By Bob Michaud, Q2 Chief Security Officer

Welcome to week two of National Cybersecurity Awareness Month. Whereas Q2 is a Cybersecurity Awareness Champion, we are sharing a blog series about Q2’s implementation of a zero-trust framework.

As we mentioned last week, zero trust isn’t about a single specific technology; instead, it is a holistic approach to security that incorporates several different principles and technologies – critical to any digital transformation strategy. This approach, in essence, allows each level of security to fail without compromising your overall protection.

This week, I’ll discuss the concept of implicit trust and what it means to our zero-trust strategy. Implicit trust means that every access request and every session is separately authenticated so that no authorization can, by default, carry forward with that user or session to the next request. In other words, you’re treated the same whether you’re outside the network or already inside it.

Implicit trust reminds me a lot of the current craze of Escape Rooms. If you’re unfamiliar, Wikipedia describes these as, “A game in which a team of players cooperatively discovers clues, solves puzzles, and accomplishes tasks in one or more rooms in order to progress and accomplish a specific goal in a limited amount of time. The goal is often to escape from the site of the game.”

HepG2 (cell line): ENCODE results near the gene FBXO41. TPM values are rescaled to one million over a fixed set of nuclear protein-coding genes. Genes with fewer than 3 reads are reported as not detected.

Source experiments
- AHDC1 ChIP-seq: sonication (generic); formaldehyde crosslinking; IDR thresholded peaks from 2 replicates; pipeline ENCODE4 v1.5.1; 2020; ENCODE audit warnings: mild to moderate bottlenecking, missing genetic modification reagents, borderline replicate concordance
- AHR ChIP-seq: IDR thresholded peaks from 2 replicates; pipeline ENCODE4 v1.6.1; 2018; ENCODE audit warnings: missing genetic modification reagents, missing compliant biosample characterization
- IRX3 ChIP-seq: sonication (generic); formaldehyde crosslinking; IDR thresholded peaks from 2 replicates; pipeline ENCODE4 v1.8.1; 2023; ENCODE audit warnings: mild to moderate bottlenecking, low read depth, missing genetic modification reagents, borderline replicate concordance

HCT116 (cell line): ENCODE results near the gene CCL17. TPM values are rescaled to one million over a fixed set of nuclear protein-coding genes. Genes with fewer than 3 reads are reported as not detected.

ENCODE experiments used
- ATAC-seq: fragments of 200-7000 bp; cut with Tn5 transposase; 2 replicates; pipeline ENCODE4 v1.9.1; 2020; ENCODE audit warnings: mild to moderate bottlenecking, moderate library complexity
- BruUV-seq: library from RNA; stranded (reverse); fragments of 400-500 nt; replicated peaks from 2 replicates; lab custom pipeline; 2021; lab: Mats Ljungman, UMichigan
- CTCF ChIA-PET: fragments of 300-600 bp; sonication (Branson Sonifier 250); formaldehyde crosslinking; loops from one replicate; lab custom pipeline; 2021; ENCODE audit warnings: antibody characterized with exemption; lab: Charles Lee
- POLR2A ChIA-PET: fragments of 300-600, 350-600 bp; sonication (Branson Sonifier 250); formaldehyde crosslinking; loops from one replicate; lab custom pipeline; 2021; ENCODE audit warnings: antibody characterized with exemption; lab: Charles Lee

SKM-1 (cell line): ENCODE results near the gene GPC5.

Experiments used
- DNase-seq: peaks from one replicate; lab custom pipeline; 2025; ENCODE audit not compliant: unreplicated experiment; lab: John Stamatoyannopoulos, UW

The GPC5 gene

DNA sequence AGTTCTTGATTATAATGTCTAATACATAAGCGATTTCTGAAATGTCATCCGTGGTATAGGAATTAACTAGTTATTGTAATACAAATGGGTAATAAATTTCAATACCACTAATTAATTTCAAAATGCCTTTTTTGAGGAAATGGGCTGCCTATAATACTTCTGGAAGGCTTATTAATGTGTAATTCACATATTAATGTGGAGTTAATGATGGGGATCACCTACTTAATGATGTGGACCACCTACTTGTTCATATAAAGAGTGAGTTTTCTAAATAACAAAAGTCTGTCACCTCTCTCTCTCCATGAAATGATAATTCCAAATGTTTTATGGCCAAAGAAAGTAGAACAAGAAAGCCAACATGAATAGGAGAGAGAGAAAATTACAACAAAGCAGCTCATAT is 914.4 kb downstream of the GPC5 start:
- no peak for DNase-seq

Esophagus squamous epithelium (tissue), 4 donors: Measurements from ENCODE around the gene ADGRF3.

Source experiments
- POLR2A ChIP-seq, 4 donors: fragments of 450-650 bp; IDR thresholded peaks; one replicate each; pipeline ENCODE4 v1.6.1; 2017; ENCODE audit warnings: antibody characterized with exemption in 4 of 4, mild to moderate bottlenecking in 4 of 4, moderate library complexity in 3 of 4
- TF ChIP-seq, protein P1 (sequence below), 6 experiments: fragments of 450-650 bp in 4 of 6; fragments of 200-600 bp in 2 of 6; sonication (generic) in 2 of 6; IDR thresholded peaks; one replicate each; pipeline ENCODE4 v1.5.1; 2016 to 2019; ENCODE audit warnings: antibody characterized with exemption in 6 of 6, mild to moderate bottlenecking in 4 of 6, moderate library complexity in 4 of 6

To run with that metaphor, paying to get into the initial escape room, i.e., authentication, doesn’t give you access to the next room. Every room has to be separately authenticated as you unlock the means to escape from the previous room.

To flesh this out a little more, I’ll bring our CIO, Lou Senko, into the discussion. In a recent conversation about implicit trust, I asked Lou, “How do you implement an implicit-trust design?” Lou noted that, “You start with access. This includes role identification, authentication, and the application of minimal security. Identifying the user and applying their role-based security does not actually grant them access to anything other than the opportunity to authenticate against something they want.”

Lou further explained that “Standard Access” includes corporate domain network login (Active Directory) access, single sign-on (SSO) access to email, personal and shared storage, email distribution lists, collaboration suites, and then the default application access for the role. This is not to be confused with the actual application role. For example, when I need access to my Business Continuity Management (BCM) application, I get access to the solution through SSO that allows me to log in to my BCM account.

The multiple layers of implicit-trust security give Q2 a balance between security and convenience. By implementing this design, you can significantly reduce data loss threats and insider threat risks while still providing easy and convenient access for your employees. It’s important to remember that these security layers don’t exist in a vacuum; security should be one piece of a comprehensive and strategic approach to all things digital, all built around user experience and data-driven insights.

But we aren’t done with Cybersecurity Awareness Month or zero-trust architecture yet. Join me next week to learn about the next piece of Q2’s strategy—endpoint security.


Written by Q2